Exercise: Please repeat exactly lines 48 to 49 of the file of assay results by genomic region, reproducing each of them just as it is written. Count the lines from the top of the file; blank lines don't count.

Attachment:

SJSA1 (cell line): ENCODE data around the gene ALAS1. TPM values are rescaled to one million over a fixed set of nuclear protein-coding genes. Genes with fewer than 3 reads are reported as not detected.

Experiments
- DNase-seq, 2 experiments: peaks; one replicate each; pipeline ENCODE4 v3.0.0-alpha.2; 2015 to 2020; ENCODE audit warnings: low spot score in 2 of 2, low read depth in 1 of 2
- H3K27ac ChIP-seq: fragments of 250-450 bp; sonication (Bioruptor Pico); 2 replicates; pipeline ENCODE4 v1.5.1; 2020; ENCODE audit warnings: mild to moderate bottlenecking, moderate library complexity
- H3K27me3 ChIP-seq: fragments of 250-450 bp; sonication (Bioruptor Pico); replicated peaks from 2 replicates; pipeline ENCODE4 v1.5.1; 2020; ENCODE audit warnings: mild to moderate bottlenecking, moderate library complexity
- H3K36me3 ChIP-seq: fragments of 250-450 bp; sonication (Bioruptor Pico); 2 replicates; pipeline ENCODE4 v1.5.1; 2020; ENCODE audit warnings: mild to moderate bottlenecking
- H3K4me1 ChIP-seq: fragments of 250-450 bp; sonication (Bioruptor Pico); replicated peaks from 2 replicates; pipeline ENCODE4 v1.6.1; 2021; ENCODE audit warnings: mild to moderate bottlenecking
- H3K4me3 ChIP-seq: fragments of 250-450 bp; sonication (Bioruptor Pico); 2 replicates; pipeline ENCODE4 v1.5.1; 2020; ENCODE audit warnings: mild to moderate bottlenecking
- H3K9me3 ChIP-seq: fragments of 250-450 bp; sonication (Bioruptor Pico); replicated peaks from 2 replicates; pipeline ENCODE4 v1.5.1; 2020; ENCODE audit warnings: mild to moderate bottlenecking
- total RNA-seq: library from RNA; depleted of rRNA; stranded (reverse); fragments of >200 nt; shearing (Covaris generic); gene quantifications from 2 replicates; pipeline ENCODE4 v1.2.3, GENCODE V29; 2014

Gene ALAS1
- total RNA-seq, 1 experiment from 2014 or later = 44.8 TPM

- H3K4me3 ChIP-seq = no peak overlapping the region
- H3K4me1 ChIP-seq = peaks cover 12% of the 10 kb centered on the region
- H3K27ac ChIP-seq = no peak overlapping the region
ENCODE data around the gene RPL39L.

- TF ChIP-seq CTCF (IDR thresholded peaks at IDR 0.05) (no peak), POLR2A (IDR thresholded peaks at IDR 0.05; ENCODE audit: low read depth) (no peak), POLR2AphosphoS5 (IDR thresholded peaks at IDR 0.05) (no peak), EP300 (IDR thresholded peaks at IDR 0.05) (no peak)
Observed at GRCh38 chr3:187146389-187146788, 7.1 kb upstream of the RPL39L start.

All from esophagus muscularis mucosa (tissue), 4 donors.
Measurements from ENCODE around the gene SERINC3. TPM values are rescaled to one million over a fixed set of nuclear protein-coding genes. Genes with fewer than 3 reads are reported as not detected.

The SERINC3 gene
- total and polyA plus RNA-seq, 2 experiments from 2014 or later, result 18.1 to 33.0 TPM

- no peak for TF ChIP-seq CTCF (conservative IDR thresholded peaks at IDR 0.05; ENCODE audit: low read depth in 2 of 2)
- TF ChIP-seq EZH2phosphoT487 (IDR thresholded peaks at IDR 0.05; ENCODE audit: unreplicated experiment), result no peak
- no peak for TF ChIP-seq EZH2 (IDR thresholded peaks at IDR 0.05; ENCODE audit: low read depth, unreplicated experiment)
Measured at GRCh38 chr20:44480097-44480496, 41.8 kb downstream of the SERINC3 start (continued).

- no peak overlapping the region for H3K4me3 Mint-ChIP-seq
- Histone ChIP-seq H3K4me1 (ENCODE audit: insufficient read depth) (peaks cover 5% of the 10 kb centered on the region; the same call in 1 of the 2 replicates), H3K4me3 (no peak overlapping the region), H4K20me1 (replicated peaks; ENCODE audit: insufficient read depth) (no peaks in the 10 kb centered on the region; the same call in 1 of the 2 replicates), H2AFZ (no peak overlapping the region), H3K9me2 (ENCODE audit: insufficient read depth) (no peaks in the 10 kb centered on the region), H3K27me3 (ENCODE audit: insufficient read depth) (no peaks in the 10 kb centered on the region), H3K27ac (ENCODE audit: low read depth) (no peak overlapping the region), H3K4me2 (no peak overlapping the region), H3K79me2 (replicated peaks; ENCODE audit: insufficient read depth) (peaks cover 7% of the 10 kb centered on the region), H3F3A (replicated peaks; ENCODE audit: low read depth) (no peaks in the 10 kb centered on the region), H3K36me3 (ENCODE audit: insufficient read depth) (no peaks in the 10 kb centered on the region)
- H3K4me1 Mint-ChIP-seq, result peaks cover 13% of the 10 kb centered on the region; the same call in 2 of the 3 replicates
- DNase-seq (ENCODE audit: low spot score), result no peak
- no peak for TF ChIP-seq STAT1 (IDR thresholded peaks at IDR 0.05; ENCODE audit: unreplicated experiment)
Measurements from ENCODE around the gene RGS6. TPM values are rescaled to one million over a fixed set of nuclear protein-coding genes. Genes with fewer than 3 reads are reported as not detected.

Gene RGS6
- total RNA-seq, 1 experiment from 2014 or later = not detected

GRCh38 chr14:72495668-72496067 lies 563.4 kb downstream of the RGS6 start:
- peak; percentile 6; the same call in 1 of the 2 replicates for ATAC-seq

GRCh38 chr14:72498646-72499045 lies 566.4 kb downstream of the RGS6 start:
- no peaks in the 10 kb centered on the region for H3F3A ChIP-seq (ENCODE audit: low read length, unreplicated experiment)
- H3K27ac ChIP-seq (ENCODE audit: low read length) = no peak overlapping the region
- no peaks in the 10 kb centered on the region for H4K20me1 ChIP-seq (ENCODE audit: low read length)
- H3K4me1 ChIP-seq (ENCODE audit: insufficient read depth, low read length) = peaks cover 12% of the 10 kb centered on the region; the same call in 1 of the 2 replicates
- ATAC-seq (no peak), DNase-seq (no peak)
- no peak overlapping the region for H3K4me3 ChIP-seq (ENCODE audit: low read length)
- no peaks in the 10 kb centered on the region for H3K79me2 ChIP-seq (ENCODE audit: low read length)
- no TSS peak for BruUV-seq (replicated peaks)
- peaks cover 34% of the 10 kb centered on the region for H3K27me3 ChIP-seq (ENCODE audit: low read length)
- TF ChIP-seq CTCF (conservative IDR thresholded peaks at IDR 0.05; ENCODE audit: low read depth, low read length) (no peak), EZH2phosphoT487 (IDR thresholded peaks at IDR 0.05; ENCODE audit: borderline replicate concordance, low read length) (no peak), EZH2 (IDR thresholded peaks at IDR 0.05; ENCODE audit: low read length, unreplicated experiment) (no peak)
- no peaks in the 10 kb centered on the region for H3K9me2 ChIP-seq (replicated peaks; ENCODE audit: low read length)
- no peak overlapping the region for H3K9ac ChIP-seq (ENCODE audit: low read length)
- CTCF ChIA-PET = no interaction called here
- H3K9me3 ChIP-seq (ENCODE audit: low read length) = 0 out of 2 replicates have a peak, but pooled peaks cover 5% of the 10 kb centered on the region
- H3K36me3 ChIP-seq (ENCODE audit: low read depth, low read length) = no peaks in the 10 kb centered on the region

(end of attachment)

- no peaks in the 10 kb centered on the region for H3K9me2 ChIP-seq (replicated peaks; ENCODE audit: low read length)
- no peak overlapping the region for H3K9ac ChIP-seq (ENCODE audit: low read length)